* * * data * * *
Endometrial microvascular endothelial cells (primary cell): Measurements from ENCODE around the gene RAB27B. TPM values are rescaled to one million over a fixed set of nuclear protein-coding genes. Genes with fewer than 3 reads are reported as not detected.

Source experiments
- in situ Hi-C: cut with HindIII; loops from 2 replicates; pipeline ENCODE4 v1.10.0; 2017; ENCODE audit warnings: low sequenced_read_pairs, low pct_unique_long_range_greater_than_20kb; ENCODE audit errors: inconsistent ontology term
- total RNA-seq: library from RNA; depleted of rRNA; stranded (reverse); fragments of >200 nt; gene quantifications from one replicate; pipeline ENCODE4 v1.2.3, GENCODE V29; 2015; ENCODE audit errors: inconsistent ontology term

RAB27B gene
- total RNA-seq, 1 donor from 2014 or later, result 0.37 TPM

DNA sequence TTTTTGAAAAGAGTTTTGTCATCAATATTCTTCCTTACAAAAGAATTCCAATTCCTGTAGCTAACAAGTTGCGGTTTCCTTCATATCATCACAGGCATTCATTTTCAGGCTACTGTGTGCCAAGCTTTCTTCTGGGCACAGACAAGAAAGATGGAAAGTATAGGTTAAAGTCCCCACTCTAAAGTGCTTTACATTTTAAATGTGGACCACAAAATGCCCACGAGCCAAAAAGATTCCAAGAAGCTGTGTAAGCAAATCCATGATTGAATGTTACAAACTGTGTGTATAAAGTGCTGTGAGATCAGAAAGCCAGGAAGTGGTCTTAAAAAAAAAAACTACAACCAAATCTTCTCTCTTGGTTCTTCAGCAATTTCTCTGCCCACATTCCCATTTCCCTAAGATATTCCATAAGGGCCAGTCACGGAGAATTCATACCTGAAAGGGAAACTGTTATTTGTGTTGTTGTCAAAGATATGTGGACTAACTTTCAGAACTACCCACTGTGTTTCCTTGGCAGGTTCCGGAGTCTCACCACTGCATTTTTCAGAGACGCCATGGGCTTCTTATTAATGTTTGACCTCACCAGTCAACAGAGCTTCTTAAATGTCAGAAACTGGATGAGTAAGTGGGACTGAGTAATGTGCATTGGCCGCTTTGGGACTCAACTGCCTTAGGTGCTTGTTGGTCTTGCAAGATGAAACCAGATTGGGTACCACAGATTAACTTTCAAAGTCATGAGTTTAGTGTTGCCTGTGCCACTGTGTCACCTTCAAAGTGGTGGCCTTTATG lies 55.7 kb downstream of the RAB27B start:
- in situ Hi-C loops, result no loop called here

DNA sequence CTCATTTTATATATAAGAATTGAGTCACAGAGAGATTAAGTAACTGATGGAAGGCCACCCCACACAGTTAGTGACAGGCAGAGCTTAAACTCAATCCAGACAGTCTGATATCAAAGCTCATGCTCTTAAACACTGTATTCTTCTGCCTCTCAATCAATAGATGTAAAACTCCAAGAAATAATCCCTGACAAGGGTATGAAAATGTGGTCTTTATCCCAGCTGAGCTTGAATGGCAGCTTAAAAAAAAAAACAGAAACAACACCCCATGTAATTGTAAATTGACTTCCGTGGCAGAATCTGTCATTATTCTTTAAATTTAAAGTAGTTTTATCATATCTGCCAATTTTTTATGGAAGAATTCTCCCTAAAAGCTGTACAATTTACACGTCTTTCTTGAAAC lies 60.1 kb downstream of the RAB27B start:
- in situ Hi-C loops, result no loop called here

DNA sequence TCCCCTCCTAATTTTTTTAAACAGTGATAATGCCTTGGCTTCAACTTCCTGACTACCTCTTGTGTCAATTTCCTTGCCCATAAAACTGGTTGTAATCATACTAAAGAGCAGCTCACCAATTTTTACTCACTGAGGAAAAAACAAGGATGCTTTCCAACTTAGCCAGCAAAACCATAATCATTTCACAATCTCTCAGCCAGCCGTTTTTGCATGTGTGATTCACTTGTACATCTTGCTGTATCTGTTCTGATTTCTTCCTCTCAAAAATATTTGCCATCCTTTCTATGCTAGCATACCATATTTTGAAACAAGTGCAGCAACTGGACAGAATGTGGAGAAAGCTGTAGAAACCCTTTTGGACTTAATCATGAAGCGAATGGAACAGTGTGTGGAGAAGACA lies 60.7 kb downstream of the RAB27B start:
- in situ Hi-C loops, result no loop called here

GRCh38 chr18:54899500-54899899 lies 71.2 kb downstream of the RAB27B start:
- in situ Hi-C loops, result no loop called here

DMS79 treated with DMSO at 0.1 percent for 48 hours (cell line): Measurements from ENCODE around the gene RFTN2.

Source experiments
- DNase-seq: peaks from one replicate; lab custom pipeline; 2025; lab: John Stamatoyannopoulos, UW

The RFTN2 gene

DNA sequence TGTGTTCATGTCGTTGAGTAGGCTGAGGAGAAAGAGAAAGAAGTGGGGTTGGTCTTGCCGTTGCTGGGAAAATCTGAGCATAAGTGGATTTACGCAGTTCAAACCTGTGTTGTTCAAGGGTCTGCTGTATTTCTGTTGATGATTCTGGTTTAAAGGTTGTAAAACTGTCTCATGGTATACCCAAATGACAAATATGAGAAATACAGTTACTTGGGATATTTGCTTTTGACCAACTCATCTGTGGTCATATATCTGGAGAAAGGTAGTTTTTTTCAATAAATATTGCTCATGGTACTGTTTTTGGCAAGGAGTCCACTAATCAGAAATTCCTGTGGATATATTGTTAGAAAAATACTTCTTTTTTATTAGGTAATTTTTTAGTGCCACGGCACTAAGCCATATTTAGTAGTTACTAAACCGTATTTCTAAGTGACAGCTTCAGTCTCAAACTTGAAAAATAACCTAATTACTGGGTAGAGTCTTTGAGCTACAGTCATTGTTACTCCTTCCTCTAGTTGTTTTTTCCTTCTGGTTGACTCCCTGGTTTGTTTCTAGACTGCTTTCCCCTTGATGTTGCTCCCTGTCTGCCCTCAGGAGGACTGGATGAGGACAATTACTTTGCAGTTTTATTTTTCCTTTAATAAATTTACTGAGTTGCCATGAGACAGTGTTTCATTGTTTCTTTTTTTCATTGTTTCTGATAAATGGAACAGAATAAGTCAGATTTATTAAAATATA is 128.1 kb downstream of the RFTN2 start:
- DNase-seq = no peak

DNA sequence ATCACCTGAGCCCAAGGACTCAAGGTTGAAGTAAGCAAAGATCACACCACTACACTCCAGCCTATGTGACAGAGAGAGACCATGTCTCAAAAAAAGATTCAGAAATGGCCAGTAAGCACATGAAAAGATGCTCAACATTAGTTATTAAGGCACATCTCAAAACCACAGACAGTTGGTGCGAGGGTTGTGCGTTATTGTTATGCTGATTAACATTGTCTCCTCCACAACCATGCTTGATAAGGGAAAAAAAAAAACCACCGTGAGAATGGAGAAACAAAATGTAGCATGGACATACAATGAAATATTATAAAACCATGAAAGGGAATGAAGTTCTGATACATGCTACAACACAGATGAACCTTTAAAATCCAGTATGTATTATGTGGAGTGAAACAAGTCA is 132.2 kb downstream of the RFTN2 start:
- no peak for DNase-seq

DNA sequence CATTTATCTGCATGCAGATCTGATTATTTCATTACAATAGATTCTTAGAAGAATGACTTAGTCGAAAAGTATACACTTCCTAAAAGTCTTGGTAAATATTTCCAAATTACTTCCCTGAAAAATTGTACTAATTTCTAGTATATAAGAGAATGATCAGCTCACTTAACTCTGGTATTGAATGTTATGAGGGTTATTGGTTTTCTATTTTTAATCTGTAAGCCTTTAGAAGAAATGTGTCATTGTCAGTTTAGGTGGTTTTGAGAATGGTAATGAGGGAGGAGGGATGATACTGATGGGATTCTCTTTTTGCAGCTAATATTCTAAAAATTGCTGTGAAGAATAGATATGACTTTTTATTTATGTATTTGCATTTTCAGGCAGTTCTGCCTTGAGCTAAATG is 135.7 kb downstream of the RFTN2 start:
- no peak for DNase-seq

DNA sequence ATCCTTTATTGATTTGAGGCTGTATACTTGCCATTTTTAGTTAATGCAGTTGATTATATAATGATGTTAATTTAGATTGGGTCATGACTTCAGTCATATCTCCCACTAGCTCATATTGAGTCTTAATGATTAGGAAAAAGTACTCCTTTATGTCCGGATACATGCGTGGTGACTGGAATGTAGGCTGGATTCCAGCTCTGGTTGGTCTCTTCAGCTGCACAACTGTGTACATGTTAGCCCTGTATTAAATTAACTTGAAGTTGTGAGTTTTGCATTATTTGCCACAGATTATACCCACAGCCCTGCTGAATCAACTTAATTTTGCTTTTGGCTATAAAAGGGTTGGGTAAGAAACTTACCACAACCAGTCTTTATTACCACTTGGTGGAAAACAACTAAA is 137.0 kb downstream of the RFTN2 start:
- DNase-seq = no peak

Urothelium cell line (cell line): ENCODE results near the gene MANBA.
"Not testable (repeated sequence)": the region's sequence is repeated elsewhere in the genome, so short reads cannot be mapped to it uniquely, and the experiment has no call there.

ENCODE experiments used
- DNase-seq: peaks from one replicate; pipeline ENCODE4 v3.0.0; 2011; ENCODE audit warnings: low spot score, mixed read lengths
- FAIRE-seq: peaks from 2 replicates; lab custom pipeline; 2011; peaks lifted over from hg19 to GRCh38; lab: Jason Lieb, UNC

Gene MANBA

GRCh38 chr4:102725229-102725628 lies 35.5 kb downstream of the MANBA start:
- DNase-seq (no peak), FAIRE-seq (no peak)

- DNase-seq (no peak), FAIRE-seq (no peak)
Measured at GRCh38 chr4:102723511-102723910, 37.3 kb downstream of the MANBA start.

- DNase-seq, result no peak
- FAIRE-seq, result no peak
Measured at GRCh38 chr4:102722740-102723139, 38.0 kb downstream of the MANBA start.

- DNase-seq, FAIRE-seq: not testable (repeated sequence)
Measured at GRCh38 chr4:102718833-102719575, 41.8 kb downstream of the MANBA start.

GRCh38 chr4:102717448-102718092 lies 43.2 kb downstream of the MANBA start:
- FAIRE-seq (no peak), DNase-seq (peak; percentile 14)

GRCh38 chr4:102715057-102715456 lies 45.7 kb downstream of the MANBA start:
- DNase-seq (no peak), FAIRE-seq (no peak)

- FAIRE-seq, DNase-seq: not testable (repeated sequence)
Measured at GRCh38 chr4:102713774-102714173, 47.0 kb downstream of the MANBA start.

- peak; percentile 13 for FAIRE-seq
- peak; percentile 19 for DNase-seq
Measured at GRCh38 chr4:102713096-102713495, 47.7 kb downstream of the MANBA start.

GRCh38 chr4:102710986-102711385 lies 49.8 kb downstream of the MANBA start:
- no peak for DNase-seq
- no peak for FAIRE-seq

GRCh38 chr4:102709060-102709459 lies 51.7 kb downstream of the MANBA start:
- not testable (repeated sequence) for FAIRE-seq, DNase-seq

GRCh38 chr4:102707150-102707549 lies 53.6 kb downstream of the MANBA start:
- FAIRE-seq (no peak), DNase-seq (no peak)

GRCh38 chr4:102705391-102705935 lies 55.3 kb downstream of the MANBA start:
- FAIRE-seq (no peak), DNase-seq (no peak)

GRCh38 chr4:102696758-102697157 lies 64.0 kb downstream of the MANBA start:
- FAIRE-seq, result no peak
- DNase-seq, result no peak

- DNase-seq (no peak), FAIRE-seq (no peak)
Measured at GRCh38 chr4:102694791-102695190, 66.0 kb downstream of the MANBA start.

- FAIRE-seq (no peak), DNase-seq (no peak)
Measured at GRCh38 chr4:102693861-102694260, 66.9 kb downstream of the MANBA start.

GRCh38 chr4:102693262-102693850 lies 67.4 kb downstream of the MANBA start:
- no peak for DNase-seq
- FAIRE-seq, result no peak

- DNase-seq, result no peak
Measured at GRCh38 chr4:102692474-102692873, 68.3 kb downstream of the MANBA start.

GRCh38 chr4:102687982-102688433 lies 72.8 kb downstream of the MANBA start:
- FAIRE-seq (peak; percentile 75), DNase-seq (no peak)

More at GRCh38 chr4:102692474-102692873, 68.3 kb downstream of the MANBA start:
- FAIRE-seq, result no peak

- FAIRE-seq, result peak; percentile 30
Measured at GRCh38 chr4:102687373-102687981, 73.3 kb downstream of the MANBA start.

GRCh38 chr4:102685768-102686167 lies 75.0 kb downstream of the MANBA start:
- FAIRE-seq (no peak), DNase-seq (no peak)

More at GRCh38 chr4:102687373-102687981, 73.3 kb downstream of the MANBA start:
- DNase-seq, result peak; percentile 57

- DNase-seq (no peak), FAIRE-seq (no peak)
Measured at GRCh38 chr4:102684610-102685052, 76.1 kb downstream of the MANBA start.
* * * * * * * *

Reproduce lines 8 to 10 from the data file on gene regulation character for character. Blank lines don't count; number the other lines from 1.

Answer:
- in situ Hi-C loops, result no loop called here

DNA sequence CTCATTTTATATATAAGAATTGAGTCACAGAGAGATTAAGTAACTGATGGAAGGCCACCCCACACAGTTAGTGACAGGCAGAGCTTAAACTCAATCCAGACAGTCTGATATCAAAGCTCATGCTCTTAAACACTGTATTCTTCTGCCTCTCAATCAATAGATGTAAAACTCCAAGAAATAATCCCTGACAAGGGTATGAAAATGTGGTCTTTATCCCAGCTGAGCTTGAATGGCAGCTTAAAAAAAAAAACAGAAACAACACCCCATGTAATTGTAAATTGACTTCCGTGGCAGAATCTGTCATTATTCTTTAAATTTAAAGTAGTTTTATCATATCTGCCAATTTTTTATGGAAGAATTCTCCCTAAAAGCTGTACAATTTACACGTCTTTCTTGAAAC lies 60.1 kb downstream of the RAB27B start:
- in situ Hi-C loops, result no loop called here